EU security chief warns over ‘new’ terrorism rooted in conspiracy theories

Gilles de Kerchove also said hate speech and violence towards Jews had increased during pandemic


The European Union’s counter-terrorism coordinator has expressed concern about the potential rise of “new forms of terrorism, rooted in conspiracy theories and technophobia”.

Gilles de Kerchove also warned of the rise of hate speech and violence towards Jews during the coronavirus pandemic, and claimed that a “strong strain” of antisemitism on the far left was linked to “anti-Zionism and an anti-Netanyahu” sentiment.

Speaking to the Combatting Terrorism Centre, Mr de Kerchove pointed to the burning of 5G masts as an example of “small-scale acts of violence caused by a belief in conspiracy theories”.

A recent CST report referred to online conspiracy theorists blaming the Jews for spreading coronavirus using the mobile towers. Similarly, a July report by the Commission for Countering Extremism said figures such as David Icke had played a significant role in spreading antisemitic conspiracy theories linked to Covid-19.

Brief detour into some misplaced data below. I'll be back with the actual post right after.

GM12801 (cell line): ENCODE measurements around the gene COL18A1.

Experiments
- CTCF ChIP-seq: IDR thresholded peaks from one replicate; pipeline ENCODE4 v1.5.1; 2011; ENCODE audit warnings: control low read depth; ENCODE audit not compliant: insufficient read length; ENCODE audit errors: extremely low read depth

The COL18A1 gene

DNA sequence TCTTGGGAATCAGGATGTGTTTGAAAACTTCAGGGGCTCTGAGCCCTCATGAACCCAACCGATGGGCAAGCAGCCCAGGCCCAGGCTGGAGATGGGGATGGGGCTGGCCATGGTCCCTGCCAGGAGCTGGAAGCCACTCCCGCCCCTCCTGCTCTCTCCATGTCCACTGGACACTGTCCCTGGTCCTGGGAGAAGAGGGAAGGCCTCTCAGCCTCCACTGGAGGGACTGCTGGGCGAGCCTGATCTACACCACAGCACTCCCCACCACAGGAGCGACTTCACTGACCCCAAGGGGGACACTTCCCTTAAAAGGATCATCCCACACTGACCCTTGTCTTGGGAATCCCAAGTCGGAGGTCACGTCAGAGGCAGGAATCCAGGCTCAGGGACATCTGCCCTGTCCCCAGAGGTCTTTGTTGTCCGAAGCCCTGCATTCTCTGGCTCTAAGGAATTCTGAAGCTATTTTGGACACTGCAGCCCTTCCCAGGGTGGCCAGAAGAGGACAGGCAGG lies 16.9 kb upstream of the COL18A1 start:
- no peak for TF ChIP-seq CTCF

“Disinformation is not necessarily rooted in political ideologies, although it is often amplified by right-wing and left-wing extremists,” the EU counter-terror chief commented.

Violent right-wing extremists had been “particularly shrewd” at exploiting the pandemic according to Mr de Kerchove, who reported that “extremist hate speech and incitement to violence on the internet has increased dramatically since the start of the coronavirus crisis.

“Violence against minorities—particularly Jews—has increased during the pandemic,” he said. “We need to tackle these problems and counter antisemitic hate speech and violence.”

He warned of a risk of increased terrorist attacks in the future, motivated by coronavirus-related hate speech: “We must prevent the current health and economic crisis from becoming a security crisis as well.”

Mr de Kerchove, who has held his position since 2007, also pointed to a “strong strain of antisemitism on the far left” fuelled by a dislike for Israel and the Israeli government.

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